21 Jun Rapid Improvements Coming to Gene Editing Techniques
MedicalResearch.com Interview with:
Michael Farzan PhD
Co-chair and Professor
Department of Immunology and Microbiology
The Scripps Research Institute
MedicalResearch.com: What is the background for this study? What are the main findings?
Response: CRISPR is system for immune protection of bacteria. It has now been widely adopted for use in editing mammalian cells. The most commonly used CRISPR effector protein is Cas9. Cas9 binds a guide RNA to recognize a DNA target, for example an incoming virus infecting a bacterium, or a gene in a human chromosome. In bacteria, Cas9 requires a second protein to clear the guide RNA from a longer “CRISPR array”, basically a string of guide RNAs.
We have been studying a CRISPR effector protein related to Cas9 called Cpf1. In bacteria it was know that, unlike Cas9, Cpf1 could cleave a CRISPR array by itself, without assistance from a second protein. We knew that if it could do the same thing in human cells, it would help to simplify a number of gene-editing applications. We were able to show that Cas9 could indeed excise multiple guide RNAs from a single message RNA in human cells. We further showed that this approach was more efficient than the previous ways that guide RNAs were generated for gene editing, even more so when multiple guide RNAs were needed.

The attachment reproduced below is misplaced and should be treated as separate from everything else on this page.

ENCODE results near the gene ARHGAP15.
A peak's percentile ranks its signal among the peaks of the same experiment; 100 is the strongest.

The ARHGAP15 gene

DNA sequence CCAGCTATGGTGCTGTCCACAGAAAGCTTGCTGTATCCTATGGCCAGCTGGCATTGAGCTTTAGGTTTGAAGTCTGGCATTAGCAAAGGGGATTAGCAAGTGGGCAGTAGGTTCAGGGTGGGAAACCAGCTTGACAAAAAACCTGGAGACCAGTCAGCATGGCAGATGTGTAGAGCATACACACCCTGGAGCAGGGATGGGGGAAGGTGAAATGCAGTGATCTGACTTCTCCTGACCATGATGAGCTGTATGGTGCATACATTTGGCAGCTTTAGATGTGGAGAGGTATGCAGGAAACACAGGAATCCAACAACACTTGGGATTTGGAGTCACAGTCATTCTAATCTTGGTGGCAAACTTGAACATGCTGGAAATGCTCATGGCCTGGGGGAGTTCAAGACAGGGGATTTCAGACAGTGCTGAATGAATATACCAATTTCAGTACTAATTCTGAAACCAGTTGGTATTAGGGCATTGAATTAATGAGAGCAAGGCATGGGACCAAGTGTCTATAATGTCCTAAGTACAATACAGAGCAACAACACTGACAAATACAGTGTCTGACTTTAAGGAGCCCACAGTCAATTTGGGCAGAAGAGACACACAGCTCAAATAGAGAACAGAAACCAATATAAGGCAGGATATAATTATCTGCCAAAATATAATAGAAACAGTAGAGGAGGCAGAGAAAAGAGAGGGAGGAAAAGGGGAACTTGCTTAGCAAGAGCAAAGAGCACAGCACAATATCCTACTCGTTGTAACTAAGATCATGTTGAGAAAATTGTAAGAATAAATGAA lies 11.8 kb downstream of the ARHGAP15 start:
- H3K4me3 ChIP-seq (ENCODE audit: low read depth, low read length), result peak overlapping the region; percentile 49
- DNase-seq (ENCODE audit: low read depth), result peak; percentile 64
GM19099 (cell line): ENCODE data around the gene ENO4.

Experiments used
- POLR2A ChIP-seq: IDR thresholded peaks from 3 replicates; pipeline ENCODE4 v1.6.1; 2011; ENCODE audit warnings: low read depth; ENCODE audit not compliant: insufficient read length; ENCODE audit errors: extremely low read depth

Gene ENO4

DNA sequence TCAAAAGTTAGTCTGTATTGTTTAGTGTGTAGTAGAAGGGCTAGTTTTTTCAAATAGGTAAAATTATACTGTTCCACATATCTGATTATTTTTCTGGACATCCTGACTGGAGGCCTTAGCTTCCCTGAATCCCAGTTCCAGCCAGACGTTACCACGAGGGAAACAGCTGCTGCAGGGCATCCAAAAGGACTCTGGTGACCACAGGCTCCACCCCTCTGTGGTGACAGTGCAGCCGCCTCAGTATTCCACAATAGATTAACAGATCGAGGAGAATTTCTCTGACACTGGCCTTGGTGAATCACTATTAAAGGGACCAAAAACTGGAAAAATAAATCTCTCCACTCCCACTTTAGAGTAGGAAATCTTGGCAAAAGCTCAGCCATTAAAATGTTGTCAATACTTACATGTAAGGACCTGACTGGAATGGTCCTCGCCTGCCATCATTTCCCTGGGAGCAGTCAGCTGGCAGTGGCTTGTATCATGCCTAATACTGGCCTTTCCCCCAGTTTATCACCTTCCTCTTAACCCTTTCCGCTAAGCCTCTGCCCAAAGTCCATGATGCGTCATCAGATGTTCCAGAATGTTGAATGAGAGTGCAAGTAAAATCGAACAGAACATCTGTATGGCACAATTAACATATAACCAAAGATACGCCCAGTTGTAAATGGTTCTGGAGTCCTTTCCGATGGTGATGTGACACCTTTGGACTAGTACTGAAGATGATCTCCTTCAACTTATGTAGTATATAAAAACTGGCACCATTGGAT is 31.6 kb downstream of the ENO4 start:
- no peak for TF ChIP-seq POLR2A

MedicalResearch.com: What should clinicians and patients take away from your report?
Response: Mostly that improvements to gene editing techniques are coming at a very fast pace, and these improvements will change the way we treat a number of disorders, including muscular dystrophy, cystic fibrosis, hepatitis B infection, and I am sure many, many others.
MedicalResearch.com: What recommendations do you have for future research as a result of this study?
Response: Our study adds to the growing list of reasons that Cpf1 may be more useful for many gene editing applications than Cas9. It suggests that the field should focus its attention on the further optimization of Cpf1, and the further characterization of other Cpf1 orthologs.
MedicalResearch.com: Is there anything else you would like to add?
Response: Guocai Zhong was the major intellectual contributor to this study, which is why – unusually for a first author – he serves as corresponding author on the paper. We don’t have any disclosures.
MedicalResearch.com: Thank you for your contribution to the MedicalResearch.com community.
Note: Content is Not intended as medical advice. Please consult your health care provider regarding your specific medical condition and questions.